UMaine, MDIFW researchers developing new tools for wild turkey management

Researchers from the University of Maine and Maine Department of Inland Fisheries and Wildlife are working together to develop new resources that will support current and future management strategies for wild turkey populations in the state. 

Scientists from UMaine and MDIFW recently developed an integrated population model for estimating wild turkey abundance at the regional and state levels using data they collected from 2018–20. They also found that their population estimates were improved when accounting for local differences in hunter harvest rates using a spatial predictive process. Their findings were published in the journal Ecology and Evolution

Building on the last project, the team now aims to develop a new web-based application that wildlife managers can use to predict how certain changes in harvest regulations and other management protocols could affect wild turkey populations. The tool will rely on a new, more advanced simulated population model that researchers will create using earlier estimates and historic data from 2017–21. The group received $142,000 for the project through the Federal Aid in Wildlife Restoration Act, which is administered by the U.S. Fish and Wildlife Service and provides funding support to state wildlife management agencies, such as MDIFW. 

Researchers Erik Blomberg from the UMaine Department of Wildlife, Fisheries, and Conservation Biology and Joseph Zydlewski of the USGS Maine Cooperative Fish and Wildlife Research Unit are working on the project with MDIFW senior resource biologist Kelsey Sullivan. The analysis will be done in collaboration with Matthew Gonnerman, a UMaine alum and postdoctoral researcher at the University of Maryland, and UMaine Ph.D. student Lara Katz.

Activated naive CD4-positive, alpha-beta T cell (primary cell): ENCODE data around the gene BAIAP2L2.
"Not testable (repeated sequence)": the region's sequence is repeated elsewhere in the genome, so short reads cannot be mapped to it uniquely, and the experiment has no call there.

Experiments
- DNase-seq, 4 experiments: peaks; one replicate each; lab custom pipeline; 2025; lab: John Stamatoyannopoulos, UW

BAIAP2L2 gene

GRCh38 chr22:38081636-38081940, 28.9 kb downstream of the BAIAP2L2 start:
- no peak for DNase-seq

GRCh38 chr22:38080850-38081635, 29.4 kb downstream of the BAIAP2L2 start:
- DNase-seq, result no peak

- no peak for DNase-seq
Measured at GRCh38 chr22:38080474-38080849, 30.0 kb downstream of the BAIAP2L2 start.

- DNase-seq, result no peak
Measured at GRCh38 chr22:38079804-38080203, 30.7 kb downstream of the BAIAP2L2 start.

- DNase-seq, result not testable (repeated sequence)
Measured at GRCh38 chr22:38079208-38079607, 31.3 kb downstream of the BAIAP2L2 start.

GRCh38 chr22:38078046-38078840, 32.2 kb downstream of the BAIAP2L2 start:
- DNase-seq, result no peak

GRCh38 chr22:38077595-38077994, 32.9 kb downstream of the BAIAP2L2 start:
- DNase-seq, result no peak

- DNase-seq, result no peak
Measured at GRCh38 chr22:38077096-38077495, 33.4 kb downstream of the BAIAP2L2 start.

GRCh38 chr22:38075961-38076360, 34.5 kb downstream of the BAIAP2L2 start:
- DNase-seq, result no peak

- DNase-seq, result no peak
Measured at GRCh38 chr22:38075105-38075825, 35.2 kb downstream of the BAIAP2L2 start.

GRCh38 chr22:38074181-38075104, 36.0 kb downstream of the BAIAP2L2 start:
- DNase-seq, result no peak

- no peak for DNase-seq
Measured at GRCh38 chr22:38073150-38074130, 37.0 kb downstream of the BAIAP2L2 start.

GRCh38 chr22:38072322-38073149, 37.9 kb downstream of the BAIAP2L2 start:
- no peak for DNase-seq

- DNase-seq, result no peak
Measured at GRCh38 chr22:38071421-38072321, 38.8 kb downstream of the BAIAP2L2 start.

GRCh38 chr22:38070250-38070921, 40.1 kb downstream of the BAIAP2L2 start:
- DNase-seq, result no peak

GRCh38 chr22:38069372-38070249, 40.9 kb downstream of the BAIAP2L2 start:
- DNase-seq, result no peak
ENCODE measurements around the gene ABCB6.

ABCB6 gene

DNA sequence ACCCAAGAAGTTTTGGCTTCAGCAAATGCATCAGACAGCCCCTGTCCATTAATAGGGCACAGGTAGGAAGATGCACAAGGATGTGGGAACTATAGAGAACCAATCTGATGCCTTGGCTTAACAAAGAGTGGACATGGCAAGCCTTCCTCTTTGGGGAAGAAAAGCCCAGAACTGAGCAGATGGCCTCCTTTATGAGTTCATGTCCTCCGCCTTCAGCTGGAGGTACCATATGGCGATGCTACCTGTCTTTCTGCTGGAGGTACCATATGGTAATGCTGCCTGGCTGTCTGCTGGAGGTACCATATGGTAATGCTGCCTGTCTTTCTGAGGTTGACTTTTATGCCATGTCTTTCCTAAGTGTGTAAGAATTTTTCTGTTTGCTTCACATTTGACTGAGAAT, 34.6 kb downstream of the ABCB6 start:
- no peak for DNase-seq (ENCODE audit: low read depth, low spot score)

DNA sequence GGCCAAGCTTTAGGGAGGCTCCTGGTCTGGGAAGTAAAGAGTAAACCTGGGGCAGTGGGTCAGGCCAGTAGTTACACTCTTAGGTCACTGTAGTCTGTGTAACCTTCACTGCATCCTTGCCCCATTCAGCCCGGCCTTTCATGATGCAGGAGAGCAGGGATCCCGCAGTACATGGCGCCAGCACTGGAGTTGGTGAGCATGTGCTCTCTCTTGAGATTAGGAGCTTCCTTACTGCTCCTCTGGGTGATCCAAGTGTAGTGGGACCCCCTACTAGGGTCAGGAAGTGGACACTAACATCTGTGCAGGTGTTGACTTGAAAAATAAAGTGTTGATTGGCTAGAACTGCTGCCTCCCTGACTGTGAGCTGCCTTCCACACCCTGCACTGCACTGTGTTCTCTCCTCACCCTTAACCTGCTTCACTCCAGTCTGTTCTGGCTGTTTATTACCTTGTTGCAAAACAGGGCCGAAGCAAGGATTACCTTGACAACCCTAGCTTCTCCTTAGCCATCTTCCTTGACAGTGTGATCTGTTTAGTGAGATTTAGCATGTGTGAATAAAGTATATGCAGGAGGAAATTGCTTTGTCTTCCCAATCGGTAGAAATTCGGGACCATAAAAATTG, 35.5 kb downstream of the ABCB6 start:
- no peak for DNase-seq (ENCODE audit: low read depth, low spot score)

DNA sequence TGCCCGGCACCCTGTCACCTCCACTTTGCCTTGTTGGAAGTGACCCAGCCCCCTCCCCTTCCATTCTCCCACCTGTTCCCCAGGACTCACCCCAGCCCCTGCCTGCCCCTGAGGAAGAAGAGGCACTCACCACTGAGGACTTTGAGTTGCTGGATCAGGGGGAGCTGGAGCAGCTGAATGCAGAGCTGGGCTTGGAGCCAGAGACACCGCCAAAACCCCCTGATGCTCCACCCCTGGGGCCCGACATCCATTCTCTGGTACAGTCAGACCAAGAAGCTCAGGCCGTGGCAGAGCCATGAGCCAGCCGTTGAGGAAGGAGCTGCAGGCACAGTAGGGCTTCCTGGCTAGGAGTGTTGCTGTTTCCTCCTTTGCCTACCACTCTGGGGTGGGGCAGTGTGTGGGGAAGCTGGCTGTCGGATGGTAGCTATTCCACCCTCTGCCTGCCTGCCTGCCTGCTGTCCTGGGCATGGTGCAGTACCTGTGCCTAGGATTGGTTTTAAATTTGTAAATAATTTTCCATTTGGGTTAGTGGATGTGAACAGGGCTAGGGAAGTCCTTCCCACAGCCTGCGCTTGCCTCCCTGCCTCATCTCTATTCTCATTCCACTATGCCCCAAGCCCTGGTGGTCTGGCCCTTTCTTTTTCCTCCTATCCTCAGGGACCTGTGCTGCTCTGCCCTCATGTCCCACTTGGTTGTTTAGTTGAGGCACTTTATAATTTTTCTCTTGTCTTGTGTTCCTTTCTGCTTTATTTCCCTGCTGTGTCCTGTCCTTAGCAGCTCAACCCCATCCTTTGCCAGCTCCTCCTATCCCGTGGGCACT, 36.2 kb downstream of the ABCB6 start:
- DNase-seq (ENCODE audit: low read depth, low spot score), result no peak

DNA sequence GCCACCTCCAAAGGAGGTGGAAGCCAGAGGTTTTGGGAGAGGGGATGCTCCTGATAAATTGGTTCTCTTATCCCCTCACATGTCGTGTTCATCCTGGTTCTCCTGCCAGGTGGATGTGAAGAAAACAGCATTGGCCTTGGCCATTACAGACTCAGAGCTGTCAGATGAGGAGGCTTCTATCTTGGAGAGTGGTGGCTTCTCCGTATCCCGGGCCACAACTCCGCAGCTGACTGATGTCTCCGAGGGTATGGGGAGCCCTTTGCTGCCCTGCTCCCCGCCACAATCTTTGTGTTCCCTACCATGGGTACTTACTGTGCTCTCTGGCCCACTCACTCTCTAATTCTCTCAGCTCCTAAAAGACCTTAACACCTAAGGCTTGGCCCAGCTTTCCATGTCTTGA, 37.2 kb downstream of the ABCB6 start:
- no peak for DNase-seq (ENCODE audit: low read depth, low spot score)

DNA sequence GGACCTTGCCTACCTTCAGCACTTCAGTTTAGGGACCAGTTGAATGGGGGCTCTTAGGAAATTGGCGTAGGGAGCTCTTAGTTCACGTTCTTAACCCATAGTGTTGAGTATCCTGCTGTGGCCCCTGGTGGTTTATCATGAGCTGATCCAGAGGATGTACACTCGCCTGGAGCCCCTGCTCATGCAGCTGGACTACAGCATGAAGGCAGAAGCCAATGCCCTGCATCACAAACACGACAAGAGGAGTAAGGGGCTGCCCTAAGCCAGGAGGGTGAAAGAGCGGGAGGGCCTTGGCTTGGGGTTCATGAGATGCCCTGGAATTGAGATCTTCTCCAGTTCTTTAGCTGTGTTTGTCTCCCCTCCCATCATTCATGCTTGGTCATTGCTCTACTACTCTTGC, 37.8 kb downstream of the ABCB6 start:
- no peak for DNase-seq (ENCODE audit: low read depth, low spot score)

“Informed decision making is a keystone to smart management,” Zydlewski says. “Reliable estimates of turkey numbers will help the state protect populations, reduce landowner concerns and provide hunters with outstanding opportunities.” 

Wild turkeys were wiped out in Maine in the early 1800s largely due to unrestricted hunting and increased agricultural production, according to the MDIFW website. The department began reintroducing wild turkey in the 1970s, and its efforts resulted in a successful reestablishment of the species across the state.

Populations of wild turkeys and the popularity of hunting them has steadily increased in Maine over the past few decades, with about 6,000 turkeys harvested each year, according to researchers. In 2017, MDIFW updated its wild turkey management objectives in response to growing abundance and hunting, and in 2018, its scientists began a long-term partnership with UMaine to collect population data and other revelation information to support the department’s latest goals. 

“Wild turkey populations have been doing exceptionally well in Maine, and with that success has come challenges to decision-makers who sometimes must balance multiple objectives for turkey management,” Blomberg says. “We’re excited to continue our collaboration with MDIFW to create state-of-the-art tools to manage Maine’s wild turkeys.”

Over the years, several UMaine researchers have provided deeper insight into Maine wild turkey populations, their habits and the forces that threaten them. 

Earlier this year, the UMaine and MDIFW turkey research team produced a study which found that turkeys adjust their movements — for example, the locations where they roost at night — in order to increase their chances of surviving the tough Maine winters. Another study was able to determine the prevalence of potentially lethal Lymphoproliferative virus (LPDV) in wild turkey populations statewide and the factors that can influence their chance of infection.

Contact: Marcus Wolf, 207.581.3721;